What happens if you have a huge collection and suspect that only a tiny fraction of that collection is going to be responsive to the request for production? What do you do when you have to perform an internal investigation over a broad dataset that may or may not yield anything to support or deny the allegations that lead to the investigation? Traditionally, this means that you will apply some search terms hoping to limit the number of documents that you subject to a linear review by a team of contract reviewers.
The fact remains, in nearly all litigations, the collected files are greater in number than those that will be produced. So, why do we feel we have to look at all those non-responsive documents? There must be a better way. Fortunately, there is a better way and it is driven by analytics.
“The difference between success and failure with discovery analytics is determined more by the workflow than it is by the tool. With the right partner consulting on your analytics workflow, the results can be amazing.”
What is analytics and how do you apply it to your case? There are a variety of analytics tools fitted for use in the practice of eDiscovery. From predictive coding or technology-assisted review, to near duplication and concept search, analytics comes in all sorts of shapes and sizes. It is a suite of tools, each with its own unique set of applications. It can be difficult to know what analytics components to implement on your matter. The difference between success and failure is determined more by the workflow than it is by the tool. With the right partner consulting on your analytics workflow, the results can be amazing.
This is a case study where D4 applied an analytics workflow we call the “Smoking Gun Concept Search” method to reduce the volume of data prior to review, which resulted in our client saving many hours and dollars.
Recently, D4 had a case in which the legal team was tasked with finding a needle in a stack of needles, or more specifically, a set of emails within collection of 120,000 emails. They did not have a specific recipient to key on for their search. They did not know the specific language used in drafting the email they assumed was somewhere in the collection. They did, however, have one valuable item upon which to build their search; they had a clear, conceptual definition of what they were looking for.
A former employee of Company XYZ was suspected of breaching the non-solicitation agreement he signed before leaving XYZ to join Company 123. Management at XYZ believed that the former employee was actively recruiting ex-colleagues to join him at Company 123. In an effort to determine if the assumptions were true, legal counsel for Company XYZ recommended collecting the email communications from the individuals who worked in the same department as the former employee. Those emails were collected from the time period between when the employee submitted his notice until Company XYZ filed its claim.
The emails were processed and loaded into a review tool. Using a process called categorization, example language was submitted to the analytics index. The index then went through the database and identified documents similar to the example language and tagged them with a predefined category. The 360 categorized documents were reviewed, but still were deemed as lacking the requisite substance. On the D4 consultant’s suggestion, the legal team drafted (from thin air) their perfect smoking gun email. We took that fictional document and seeded the index with that language. The result was a little more than 400 documents, which after reading, they case team completed their review.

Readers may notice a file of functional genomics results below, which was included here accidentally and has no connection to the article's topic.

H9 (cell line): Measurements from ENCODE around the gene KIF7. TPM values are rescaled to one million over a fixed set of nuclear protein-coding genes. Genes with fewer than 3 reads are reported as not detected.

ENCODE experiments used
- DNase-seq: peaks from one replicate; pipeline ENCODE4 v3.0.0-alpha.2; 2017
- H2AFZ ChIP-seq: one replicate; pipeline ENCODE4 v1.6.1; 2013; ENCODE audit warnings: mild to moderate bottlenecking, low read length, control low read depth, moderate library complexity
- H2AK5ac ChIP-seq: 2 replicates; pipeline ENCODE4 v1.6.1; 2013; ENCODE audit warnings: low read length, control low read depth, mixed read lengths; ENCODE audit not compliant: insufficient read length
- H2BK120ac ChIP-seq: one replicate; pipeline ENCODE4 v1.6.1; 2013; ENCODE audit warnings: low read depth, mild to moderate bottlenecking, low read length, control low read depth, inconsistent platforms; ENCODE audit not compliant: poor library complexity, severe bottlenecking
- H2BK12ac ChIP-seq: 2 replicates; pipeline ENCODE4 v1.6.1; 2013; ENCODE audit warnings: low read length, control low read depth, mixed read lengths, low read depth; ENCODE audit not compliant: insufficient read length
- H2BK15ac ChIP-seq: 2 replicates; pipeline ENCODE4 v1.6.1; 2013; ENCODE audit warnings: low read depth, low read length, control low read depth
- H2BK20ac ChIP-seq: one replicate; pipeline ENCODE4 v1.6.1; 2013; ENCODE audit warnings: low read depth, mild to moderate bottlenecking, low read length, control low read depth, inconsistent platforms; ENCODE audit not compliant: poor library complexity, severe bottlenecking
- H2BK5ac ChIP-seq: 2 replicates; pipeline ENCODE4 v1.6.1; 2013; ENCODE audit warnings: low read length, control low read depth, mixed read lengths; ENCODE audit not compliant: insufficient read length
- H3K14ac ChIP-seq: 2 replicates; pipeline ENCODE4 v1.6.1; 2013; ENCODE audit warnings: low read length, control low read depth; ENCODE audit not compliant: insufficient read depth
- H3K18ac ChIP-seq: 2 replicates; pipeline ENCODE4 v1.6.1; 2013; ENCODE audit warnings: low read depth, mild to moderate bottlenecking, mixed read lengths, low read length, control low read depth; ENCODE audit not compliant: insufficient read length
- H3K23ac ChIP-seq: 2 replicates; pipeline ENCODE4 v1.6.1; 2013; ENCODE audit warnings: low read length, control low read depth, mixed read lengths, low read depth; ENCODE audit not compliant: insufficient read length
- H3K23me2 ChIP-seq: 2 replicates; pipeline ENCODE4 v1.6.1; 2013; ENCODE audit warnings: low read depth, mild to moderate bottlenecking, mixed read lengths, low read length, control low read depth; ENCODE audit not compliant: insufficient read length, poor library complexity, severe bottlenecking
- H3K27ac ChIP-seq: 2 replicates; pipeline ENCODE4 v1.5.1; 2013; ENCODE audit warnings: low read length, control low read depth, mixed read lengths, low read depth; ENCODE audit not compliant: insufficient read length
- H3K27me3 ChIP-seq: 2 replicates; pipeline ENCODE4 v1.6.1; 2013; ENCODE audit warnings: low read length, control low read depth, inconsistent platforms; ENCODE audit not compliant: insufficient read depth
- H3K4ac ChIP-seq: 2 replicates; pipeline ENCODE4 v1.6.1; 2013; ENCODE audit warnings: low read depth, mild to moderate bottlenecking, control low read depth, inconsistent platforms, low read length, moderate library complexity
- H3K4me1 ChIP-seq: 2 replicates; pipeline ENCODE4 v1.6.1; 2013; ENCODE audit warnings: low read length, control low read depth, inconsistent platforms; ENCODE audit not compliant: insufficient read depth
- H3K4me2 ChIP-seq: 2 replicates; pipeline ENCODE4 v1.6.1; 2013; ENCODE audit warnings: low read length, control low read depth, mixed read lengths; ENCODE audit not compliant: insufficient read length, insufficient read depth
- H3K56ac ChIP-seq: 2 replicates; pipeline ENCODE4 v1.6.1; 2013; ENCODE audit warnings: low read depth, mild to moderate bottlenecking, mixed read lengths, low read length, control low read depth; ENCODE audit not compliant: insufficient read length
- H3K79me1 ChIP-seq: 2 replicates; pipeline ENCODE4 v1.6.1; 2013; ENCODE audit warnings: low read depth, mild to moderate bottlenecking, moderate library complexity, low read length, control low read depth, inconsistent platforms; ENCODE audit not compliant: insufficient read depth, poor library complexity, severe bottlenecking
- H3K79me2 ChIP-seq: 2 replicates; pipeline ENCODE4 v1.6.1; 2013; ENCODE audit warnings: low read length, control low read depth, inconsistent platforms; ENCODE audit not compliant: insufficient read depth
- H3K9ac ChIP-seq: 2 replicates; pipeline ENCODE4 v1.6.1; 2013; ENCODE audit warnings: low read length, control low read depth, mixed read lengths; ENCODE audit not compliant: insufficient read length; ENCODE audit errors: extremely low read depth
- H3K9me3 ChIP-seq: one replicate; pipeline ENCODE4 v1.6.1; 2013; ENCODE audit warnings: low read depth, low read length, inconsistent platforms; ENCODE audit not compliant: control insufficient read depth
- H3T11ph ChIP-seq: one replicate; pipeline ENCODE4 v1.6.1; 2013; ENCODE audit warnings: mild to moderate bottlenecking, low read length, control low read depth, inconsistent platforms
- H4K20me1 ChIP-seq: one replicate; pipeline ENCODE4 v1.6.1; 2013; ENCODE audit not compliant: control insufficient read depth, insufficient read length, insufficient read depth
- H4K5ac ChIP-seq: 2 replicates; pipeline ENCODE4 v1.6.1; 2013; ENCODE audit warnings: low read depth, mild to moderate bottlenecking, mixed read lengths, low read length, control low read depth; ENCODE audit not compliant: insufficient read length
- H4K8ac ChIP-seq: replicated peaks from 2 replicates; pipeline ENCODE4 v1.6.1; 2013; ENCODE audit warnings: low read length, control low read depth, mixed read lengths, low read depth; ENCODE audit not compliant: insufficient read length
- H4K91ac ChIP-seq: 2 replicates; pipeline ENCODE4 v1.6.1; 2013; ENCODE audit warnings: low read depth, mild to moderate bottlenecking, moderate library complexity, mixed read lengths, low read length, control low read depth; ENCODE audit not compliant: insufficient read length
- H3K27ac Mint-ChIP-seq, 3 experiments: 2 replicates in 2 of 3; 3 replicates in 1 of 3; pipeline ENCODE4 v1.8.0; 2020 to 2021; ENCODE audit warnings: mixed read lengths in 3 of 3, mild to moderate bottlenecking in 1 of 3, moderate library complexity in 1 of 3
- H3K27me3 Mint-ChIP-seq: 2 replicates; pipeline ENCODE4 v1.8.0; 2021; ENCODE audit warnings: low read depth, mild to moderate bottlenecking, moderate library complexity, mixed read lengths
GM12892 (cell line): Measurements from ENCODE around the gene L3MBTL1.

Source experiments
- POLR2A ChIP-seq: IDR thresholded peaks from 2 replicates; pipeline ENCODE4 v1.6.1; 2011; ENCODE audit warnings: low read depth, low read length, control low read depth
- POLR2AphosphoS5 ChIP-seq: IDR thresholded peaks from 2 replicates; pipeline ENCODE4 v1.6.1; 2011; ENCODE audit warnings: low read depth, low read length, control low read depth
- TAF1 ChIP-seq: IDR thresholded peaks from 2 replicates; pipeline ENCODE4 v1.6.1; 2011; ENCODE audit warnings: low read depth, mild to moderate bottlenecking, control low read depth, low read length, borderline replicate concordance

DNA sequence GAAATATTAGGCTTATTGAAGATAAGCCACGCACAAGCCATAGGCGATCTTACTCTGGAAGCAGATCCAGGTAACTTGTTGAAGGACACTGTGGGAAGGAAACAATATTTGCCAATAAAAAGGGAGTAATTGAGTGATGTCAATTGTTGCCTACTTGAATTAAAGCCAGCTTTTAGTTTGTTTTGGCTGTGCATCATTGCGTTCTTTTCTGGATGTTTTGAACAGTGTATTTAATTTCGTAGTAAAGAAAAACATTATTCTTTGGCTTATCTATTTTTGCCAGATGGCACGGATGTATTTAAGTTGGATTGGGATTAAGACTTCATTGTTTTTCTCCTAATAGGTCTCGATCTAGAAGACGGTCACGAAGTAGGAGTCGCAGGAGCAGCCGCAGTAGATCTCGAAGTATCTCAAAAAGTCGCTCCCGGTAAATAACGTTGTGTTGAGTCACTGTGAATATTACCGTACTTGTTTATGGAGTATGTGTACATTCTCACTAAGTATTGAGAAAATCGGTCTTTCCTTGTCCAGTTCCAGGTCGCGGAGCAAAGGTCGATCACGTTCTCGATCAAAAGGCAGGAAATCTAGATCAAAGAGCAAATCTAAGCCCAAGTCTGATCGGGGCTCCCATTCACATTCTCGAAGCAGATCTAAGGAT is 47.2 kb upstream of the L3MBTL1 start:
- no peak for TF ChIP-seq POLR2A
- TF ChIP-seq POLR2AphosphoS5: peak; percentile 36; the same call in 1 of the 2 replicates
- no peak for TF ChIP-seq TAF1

There is an upfront cost to apply analytics to any data set and those costs often serve as a deterrent for using the technology. That being said, the numbers here are incredible and the savings from the application of analytics to this dataset were astronomical. From collection to review, the cost for this project was $17,198.23, including the analytics charges of $3,820.50. To review 195,000 records at $0.75 per document, this investigation would have cost Company XYZ $159,627.73 in review, hosting and processing fees. By leveraging analytics, they saved $142,429.50.
As stated earlier, analytics is not a single tool set that can be turned on and magically point to your smoking gun. In the case of Company XYZ, categorization was the best workflow for the specific problems presented by the case. The results were astounding and the case team was very satisfied with both the outcome and the dollars saved. It is important to note that a different case with a larger number of issues may not fit into this specific workflow. In the era of analytics in eDiscovery, consultation is moving back to the forefront of the review cycle. Even though unit costs continue to drop, ever-increasing data volumes make any eDiscovery project an expensive proposition. Yet, by identifying the proper analytics workflow through consultation, and expertly implementing that workflow, analytics will more than pay for itself.
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